Jon Garland outdueled Randy Wells and scattered four hits over seven shutout innings to help the Padres post a 1-0 victory over the Cubs.
"I thought both pitchers pitched really well," Cubs manager Lou Piniella said. "You can't fault anything that Wells did. He competed well, made pitches when he had to -- [gave up] one run over seven innings.
"Again, we had opportunities and didn't get them in. The last ball [Blake] DeWitt hit, we needed the wind blowing out a little bit."
That last ball came with two outs in the ninth when the Cubs had a runner at first. DeWitt launched a pitch from Padres closer Heath Bell to the warning track in right, but Ryan Ludwick made the catch at the ivy.
"I've played here a lot and have a good feel for the track," Ludwick said. "It was pretty routine. I saw the flight of the ball and I knew I had room."
DeWitt homered Monday night, but not this time. The Cubs went 0-for-7 with runners in scoring position and stranded seven. It was their first 1-0 loss since June 16, 2007.
"You know Bell's reputation," DeWitt said. "You're looking for a pitch you can hit hard somewhere. You're trying to keep the inning alive and move runners and do what you can."
It was tough against Garland (12-8). The Cubs' No. 1 Draft pick in 1997, he never pitched for the team. Garland was dealt to the White Sox in July 1998 for Matt Karchner and spent eight seasons on the South Side of Chicago. He also has pitched for the Angels, D-backs and the Dodgers, and this year, he was the Padres' Opening Day starter. This was his seventh start against the Cubs and first since June 30, 2006.
On Tuesday, Garland escaped jams in the second and third with key double plays, and then gave up a leadoff double to Xavier Nady in the fourth. The right-hander finished his night by retiring the final 12 batters he faced. DeWitt faced Garland earlier this season while with the Dodgers and is now 2-for-11 lifetime against him.
"Against him, you know it's going to be a battle," DeWitt said.
The Padres got all the runs Garland needed in the first. Jerry Hairston Jr. singled and Miguel Tejada walked to start the inning, and one out later, Wells (5-11) hit Ludwick and Chase Headley grounded out to Nady at first, allowing Hairston to score.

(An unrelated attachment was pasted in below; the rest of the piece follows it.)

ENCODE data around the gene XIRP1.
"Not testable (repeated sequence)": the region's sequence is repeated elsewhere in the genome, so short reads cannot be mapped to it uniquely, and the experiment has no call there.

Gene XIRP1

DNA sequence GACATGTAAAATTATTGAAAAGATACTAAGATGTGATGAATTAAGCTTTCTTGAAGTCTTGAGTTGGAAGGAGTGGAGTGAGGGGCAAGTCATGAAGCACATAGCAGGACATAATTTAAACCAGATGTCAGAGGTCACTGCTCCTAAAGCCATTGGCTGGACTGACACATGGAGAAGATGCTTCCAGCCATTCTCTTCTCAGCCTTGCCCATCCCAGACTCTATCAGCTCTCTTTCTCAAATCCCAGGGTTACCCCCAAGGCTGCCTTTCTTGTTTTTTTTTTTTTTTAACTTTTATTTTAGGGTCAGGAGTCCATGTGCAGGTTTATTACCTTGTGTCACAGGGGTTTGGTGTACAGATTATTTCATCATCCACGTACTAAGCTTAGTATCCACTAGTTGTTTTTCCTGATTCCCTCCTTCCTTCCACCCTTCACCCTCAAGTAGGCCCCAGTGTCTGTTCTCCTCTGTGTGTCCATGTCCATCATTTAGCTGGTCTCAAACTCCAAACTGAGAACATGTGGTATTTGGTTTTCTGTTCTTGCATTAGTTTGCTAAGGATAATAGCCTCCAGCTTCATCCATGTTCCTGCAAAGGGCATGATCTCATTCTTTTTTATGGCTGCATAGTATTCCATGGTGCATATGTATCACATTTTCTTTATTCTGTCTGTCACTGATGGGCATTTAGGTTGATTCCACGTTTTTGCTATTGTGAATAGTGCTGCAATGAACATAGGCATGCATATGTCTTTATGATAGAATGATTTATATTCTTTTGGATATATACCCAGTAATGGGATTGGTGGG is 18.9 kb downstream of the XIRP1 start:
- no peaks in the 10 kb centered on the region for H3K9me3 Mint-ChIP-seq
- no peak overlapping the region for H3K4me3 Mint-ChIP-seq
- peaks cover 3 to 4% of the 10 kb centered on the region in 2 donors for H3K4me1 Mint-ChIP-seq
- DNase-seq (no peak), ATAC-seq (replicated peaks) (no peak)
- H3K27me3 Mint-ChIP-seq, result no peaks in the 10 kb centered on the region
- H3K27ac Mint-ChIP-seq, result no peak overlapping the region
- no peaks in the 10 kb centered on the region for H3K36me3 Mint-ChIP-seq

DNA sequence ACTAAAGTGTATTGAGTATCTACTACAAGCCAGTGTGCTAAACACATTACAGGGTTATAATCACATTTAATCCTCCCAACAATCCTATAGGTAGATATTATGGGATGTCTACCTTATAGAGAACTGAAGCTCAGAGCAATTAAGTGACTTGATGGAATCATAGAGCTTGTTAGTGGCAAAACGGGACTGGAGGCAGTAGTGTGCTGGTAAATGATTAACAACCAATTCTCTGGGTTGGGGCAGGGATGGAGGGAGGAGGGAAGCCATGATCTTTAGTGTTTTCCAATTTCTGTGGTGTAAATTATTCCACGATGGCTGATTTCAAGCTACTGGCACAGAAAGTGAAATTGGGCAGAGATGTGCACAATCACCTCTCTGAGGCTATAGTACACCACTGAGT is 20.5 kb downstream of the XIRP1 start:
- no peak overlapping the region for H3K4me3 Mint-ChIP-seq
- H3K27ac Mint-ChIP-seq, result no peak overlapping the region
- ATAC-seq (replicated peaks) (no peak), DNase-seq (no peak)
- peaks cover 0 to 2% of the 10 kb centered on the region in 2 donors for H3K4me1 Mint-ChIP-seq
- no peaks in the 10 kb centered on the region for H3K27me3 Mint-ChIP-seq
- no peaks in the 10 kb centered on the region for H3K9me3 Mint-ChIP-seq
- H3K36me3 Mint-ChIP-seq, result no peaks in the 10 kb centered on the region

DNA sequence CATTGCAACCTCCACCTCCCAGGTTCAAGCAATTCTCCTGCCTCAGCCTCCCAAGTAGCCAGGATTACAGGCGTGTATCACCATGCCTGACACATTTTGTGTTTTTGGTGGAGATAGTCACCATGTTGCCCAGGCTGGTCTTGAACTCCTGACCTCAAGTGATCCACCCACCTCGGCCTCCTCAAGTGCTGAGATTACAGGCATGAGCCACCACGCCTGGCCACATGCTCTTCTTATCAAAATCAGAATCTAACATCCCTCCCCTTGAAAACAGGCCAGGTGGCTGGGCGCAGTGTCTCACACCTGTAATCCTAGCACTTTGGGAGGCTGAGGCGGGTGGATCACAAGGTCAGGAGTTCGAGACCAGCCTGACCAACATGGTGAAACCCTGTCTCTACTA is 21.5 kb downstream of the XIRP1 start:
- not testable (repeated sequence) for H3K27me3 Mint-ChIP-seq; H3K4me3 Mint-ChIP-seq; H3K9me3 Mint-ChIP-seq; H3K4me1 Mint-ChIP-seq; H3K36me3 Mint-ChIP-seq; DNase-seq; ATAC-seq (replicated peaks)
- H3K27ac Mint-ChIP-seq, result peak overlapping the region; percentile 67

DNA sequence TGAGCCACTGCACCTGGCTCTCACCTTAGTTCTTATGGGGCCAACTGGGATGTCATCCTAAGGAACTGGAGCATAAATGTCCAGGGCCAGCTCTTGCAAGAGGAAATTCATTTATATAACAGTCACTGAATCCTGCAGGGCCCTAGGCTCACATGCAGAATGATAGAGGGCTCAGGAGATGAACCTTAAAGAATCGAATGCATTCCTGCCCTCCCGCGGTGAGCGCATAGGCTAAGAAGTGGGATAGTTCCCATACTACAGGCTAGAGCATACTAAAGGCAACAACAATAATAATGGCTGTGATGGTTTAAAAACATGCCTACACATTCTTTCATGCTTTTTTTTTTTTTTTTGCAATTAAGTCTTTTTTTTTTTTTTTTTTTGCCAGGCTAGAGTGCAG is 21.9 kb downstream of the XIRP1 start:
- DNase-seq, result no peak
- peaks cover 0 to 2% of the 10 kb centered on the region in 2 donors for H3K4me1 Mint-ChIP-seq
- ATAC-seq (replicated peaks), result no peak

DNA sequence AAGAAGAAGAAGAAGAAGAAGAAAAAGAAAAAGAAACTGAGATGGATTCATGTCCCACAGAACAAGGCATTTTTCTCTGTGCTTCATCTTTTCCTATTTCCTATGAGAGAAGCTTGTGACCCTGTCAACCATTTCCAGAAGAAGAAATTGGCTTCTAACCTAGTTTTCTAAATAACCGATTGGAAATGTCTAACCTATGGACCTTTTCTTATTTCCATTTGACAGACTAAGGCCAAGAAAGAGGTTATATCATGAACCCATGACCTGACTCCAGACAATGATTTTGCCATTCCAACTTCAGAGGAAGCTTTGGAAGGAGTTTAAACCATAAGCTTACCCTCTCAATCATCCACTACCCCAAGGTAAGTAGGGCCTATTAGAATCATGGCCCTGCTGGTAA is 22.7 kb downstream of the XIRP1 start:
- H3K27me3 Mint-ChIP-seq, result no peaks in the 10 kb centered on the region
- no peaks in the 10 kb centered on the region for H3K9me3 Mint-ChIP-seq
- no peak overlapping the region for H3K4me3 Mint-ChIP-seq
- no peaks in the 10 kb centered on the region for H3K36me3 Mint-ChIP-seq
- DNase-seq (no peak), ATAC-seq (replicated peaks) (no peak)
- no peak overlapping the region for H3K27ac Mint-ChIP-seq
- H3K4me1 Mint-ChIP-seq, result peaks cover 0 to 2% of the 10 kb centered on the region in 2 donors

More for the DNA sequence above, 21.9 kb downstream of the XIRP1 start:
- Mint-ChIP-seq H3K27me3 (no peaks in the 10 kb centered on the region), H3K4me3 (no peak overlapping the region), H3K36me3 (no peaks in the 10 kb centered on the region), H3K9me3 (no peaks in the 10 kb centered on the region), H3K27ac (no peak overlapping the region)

Nady hesitated as if he was thinking possible double play, but because of Headley's speed, he opted to play it safe. Piniella agreed, saying Nady made the right call.
"Just get an out and hopefully score some runs," Nady said of his thinking on the play.
The first inning had been a problem for Wells, but he kept the damage to a minimum.
"I came out a little too amped up and trying to establish the sinker early and missed a couple times and got behind," Wells said. "The second pitch of the game, trying to throw a strike with a good fastball and I left it up a little bit. With the walk and hit batter, you put yourself in a tight spot. I was able to settle down after Larry [Rothschild, pitching coach] came out [after Ludwick] and made a couple pitches, but unfortunately gave up a run. So it goes."
Wells gave up two more hits after that inning and struck out six, but was pulled after throwing 122 pitches. The right-hander was 12-10 in his rookie season last year, and the numbers haven't been as good this year.
"When they traded Teddy [Lilly], I put that on myself to step up and show the organization that I could take a bigger role and be a guy who could give them good innings and good games and give us a chance to win," Wells said. "For the most part, I've been subpar. You've got to take these last eight or nine starts and push forward and try to bring some positives out of a down season."
Looking for positives? Carlos Marmol struck out two in the ninth to raise his season total to 100. He's the second Cubs reliever to record multiple 100-strikeout seasons. Hall of Famer Bruce Sutter did it three times from 1977-79.
San Diego boasts the best ERA in the National League, and Garland is one of four starting pitchers with double-digit wins.
"It all starts with pitching -- you've got to have good pitching," Piniella said. "[The Padres] have got nice starting pitching and they've got a real nice bullpen. They added a couple nice players down the stretch in Tejada and Ludwick to give them some right-handed punch in the middle of the lineup and experience.
"They've got  errors. I think they lead the National League in fielding."
Actually, the Padres are third. The Cubs are last, adding their 95th miscue when rookie Starlin Castro made a fielding error, and No. 96 on catcher Koyie Hill's throwing error. Tuesday's loss was the Cubs' 44th one-run game, and they are 14-30. The 30 losses are the most in baseball.
"We have to keep grinding and hopefully get a bunch of guys clicking at the right time and hopefully make the rest of the season enjoyable," Nady said.
Still, who picked San Diego to lead the NL West?
"You really don't know about baseball," Piniella said.
Carrie Muskat is a reporter for MLB.com. This story was not subject to the approval of Major League Baseball or its clubs.